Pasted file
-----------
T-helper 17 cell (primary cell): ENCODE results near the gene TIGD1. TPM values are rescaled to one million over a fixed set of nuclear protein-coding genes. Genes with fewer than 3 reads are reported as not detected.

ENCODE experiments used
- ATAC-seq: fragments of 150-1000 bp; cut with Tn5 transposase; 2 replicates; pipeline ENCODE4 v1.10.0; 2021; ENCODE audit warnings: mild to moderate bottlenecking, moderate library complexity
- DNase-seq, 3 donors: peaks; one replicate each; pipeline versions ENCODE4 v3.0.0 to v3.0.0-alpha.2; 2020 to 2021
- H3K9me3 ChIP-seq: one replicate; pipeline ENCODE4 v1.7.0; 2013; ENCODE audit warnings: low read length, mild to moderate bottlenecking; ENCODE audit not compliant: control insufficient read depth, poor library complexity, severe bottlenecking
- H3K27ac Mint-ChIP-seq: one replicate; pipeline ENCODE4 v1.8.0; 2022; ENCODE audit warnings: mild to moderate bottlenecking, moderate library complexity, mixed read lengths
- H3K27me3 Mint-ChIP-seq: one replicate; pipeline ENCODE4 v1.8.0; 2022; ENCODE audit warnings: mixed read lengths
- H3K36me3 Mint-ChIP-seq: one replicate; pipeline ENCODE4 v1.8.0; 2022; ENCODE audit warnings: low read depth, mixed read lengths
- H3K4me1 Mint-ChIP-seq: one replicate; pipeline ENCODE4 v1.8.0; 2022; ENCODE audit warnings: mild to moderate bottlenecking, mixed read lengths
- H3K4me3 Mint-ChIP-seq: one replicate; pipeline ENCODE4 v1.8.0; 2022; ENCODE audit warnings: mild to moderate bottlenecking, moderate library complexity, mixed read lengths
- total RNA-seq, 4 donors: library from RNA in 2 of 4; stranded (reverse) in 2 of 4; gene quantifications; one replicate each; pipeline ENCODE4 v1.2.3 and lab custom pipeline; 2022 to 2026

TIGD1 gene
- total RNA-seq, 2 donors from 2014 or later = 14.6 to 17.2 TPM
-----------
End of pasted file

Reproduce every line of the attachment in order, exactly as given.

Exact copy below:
T-helper 17 cell (primary cell): ENCODE results near the gene TIGD1. TPM values are rescaled to one million over a fixed set of nuclear protein-coding genes. Genes with fewer than 3 reads are reported as not detected.

ENCODE experiments used
- ATAC-seq: fragments of 150-1000 bp; cut with Tn5 transposase; 2 replicates; pipeline ENCODE4 v1.10.0; 2021; ENCODE audit warnings: mild to moderate bottlenecking, moderate library complexity
- DNase-seq, 3 donors: peaks; one replicate each; pipeline versions ENCODE4 v3.0.0 to v3.0.0-alpha.2; 2020 to 2021
- H3K9me3 ChIP-seq: one replicate; pipeline ENCODE4 v1.7.0; 2013; ENCODE audit warnings: low read length, mild to moderate bottlenecking; ENCODE audit not compliant: control insufficient read depth, poor library complexity, severe bottlenecking
- H3K27ac Mint-ChIP-seq: one replicate; pipeline ENCODE4 v1.8.0; 2022; ENCODE audit warnings: mild to moderate bottlenecking, moderate library complexity, mixed read lengths
- H3K27me3 Mint-ChIP-seq: one replicate; pipeline ENCODE4 v1.8.0; 2022; ENCODE audit warnings: mixed read lengths
- H3K36me3 Mint-ChIP-seq: one replicate; pipeline ENCODE4 v1.8.0; 2022; ENCODE audit warnings: low read depth, mixed read lengths
- H3K4me1 Mint-ChIP-seq: one replicate; pipeline ENCODE4 v1.8.0; 2022; ENCODE audit warnings: mild to moderate bottlenecking, mixed read lengths
- H3K4me3 Mint-ChIP-seq: one replicate; pipeline ENCODE4 v1.8.0; 2022; ENCODE audit warnings: mild to moderate bottlenecking, moderate library complexity, mixed read lengths
- total RNA-seq, 4 donors: library from RNA in 2 of 4; stranded (reverse) in 2 of 4; gene quantifications; one replicate each; pipeline ENCODE4 v1.2.3 and lab custom pipeline; 2022 to 2026

TIGD1 gene
- total RNA-seq, 2 donors from 2014 or later = 14.6 to 17.2 TPM